A Huge Environmental And Humanitarian Disaster Is Looming In The Red Sea


Tom Hale


Tom Hale

Senior Journalist

Tom is a writer in London with a Master's degree in Journalism whose editorial work covers anything from health and the environment to technology and archaeology.

Senior Journalist


A satellite image of FSO Safer off the marine terminal of Ras Isa in Yemen on June 17, 2020. Satellite image ©2020 Maxar Technologies

An environmental timebomb is ticking off the coast of the Red Sea. The UN Environment Programme has warned that an abandoned oil tanker near Yemen's Red Sea coast is threatening to leak over 1 million barrels of oil and spark an “environmental, economic, and humanitarian catastrophe.”

The FSO Safer, a huge shipping vessel loaded with 1.148 million barrels of light crude oil, has been stranded in the Red Sea oil terminal of Ras Issa for more than five years since the outbreak of the Yemeni Civil War. After being abandoned in 2015, the ship has suffered numerous structural problems and has been a constant concern of many in Yemen and beyond. But in May 2020, seawater began leaking into the engine room, threatening to destabilize the vessel and spill its entire cargo into the surrounding waters. 


If worst comes to worst, the decaying tanker has the potential to spill over four times the amount of oil spilled in the infamous 1989 Exxon Valdez disaster.

“Time is running out for us to act in a coordinated manner to prevent a looming environmental, economic, and humanitarian catastrophe” Inger Andersen, UN Environment Programme (UNEP) chief, told the UN Security Council on July 15. 

“Prevention of such a crisis from precipitating is really the only option,” she added. 

Coast of Yemen: The tanker can just be seen in the bottom left quarter of the image (as a tiny pink fleck). Satellite image ©2020 Maxar Technologies

Independent experts have informed the UNEP that if a major spill occurs between July and September, it would affect 100 percent of Yemen’s fisheries within a matter of days. As previous oil spills have shown, the legacy of this could be catastrophic to marine life and the wider ecosystem for years. Holm Akhdar, a Yemeni environment group, estimates the Red Sea and its inhabitants would not recover for at least 30 years. This is especially worrying considering the Red Sea is home to many rare species of dolphin, dugong, turtle, manta, seabird, and shark, not to mention some 300 species of coral.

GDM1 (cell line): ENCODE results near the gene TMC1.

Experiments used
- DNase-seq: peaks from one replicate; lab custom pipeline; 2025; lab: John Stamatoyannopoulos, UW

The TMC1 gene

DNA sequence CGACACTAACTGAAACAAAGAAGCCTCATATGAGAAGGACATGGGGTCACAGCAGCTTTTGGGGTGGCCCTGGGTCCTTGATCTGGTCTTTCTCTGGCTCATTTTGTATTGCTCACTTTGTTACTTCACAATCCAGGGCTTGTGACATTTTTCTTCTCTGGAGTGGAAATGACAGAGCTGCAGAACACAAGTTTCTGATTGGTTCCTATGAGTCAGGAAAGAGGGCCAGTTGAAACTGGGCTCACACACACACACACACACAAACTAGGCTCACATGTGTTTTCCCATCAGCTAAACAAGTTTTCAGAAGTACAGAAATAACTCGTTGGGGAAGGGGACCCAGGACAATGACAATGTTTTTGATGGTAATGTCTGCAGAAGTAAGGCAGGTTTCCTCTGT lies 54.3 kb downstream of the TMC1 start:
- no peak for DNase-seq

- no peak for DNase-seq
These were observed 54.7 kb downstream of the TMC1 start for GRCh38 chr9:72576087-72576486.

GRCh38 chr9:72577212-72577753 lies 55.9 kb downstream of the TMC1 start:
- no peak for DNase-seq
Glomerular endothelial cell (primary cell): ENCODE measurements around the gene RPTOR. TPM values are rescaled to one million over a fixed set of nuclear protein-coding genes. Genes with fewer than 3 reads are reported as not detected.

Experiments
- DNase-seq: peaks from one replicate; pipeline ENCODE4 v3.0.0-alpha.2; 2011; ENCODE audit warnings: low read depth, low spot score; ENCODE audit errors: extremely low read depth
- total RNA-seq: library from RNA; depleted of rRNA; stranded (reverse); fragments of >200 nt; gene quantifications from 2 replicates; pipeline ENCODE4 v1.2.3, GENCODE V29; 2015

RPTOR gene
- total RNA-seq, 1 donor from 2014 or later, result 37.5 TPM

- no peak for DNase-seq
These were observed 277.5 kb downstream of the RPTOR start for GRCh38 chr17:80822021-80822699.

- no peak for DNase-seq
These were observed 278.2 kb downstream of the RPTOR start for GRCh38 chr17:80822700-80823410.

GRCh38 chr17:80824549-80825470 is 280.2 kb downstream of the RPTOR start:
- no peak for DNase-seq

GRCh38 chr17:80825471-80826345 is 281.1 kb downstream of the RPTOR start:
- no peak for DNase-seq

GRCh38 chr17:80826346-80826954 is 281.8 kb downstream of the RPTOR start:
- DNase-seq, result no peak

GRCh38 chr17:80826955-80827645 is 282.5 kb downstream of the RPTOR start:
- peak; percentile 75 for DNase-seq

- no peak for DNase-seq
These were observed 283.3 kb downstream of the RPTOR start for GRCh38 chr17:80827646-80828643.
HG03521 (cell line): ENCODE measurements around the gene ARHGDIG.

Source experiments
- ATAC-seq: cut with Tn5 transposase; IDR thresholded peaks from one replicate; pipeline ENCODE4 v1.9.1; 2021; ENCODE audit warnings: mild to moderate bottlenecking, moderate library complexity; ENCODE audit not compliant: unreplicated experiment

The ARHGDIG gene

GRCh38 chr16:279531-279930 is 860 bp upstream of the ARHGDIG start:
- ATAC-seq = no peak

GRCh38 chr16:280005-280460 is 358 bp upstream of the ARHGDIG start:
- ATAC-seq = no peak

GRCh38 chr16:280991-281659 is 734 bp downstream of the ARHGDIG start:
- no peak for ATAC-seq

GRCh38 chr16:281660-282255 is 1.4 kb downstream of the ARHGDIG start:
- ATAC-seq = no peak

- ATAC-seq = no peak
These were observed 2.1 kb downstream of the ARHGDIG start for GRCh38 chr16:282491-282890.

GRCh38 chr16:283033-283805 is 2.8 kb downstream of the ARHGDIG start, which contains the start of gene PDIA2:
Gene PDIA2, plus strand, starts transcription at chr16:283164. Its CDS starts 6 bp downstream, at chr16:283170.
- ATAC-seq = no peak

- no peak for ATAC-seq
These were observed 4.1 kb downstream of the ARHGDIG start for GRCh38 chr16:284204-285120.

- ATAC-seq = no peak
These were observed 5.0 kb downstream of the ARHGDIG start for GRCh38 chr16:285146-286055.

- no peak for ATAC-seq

A spill would also lead to a huge amount of human suffering. Yemen is currently up to its neck in a brutal civil war primarily between the Yemeni government and the Houthi armed movement. After 5 years of the conflict, the Arab country is already facing a severe humanitarian crisis, with an estimated 360,000 children threatened with famine and severe malnutrition. If an oil spill occurs, it will add further extreme stress to the 28 million people that rely on the Red Sea and its coastal zone for their livelihoods. 

Then comes the economic cost. An oil spill could see the closure of the Al Hodeidah port for up to six months, resulting in a 200 percent increase in fuel prices and causing food prices to double in Yemen, deepening on the ongoing famine. 

Given the fierce tensions in the area, there is no easy solution. The FSO Safer has been in an area controlled by Houthi rebels since the start of the civil war. Last week, Houthi officials said they would allow a UN rescue mission to conduct a technical assessment of the vessel and carry out initial repairs, according to Reuters. However, similar assurances have been given before, only to fall flat at a later date. 


  • tag
  • oil,

  • environment,

  • oil spill,

  • war,

  • disaster,

  • Red Sea,

  • Yemen,

  • civil war,

  • crude oil,

  • oil leak,

  • environmental catastrophe